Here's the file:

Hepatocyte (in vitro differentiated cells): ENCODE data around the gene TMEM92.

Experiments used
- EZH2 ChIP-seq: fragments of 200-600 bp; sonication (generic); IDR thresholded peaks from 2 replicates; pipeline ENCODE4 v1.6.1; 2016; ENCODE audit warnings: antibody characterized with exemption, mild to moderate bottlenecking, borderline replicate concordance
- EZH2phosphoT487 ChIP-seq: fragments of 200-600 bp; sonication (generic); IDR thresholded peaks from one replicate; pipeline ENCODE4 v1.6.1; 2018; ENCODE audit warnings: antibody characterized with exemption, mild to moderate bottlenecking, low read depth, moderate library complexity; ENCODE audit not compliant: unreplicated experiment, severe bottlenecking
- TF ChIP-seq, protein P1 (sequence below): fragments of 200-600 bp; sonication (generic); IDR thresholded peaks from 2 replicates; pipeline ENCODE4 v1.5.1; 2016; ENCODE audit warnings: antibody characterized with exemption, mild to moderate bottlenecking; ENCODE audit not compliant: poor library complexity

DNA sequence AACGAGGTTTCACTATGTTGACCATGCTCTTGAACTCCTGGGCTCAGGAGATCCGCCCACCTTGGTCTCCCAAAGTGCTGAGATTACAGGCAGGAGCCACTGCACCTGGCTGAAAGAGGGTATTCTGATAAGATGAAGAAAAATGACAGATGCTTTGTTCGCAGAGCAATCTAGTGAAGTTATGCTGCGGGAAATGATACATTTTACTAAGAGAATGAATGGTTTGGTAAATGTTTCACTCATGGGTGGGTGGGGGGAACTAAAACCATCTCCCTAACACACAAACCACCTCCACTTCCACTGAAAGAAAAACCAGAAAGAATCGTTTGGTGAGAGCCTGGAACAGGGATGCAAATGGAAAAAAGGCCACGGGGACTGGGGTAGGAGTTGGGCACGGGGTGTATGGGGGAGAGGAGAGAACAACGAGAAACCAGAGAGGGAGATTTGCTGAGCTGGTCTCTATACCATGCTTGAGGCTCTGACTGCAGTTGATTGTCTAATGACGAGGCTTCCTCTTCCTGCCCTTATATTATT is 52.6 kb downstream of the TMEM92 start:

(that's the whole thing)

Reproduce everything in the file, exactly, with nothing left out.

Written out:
Hepatocyte (in vitro differentiated cells): ENCODE data around the gene TMEM92.

Experiments used
- EZH2 ChIP-seq: fragments of 200-600 bp; sonication (generic); IDR thresholded peaks from 2 replicates; pipeline ENCODE4 v1.6.1; 2016; ENCODE audit warnings: antibody characterized with exemption, mild to moderate bottlenecking, borderline replicate concordance
- EZH2phosphoT487 ChIP-seq: fragments of 200-600 bp; sonication (generic); IDR thresholded peaks from one replicate; pipeline ENCODE4 v1.6.1; 2018; ENCODE audit warnings: antibody characterized with exemption, mild to moderate bottlenecking, low read depth, moderate library complexity; ENCODE audit not compliant: unreplicated experiment, severe bottlenecking
- TF ChIP-seq, protein P1 (sequence below): fragments of 200-600 bp; sonication (generic); IDR thresholded peaks from 2 replicates; pipeline ENCODE4 v1.5.1; 2016; ENCODE audit warnings: antibody characterized with exemption, mild to moderate bottlenecking; ENCODE audit not compliant: poor library complexity

DNA sequence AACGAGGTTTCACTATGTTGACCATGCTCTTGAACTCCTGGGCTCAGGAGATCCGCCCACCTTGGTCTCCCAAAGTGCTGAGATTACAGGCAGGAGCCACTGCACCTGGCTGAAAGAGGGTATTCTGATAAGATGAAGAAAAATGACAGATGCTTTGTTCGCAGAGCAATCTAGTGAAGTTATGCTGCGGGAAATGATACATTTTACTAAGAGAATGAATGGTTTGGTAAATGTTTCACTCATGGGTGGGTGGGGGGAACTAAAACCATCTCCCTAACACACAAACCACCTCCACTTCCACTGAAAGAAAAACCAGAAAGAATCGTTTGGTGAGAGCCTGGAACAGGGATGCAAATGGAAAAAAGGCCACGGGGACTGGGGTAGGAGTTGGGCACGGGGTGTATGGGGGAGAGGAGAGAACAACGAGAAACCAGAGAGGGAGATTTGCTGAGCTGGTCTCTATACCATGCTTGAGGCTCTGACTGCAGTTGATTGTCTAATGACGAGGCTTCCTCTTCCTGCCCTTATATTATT is 52.6 kb downstream of the TMEM92 start: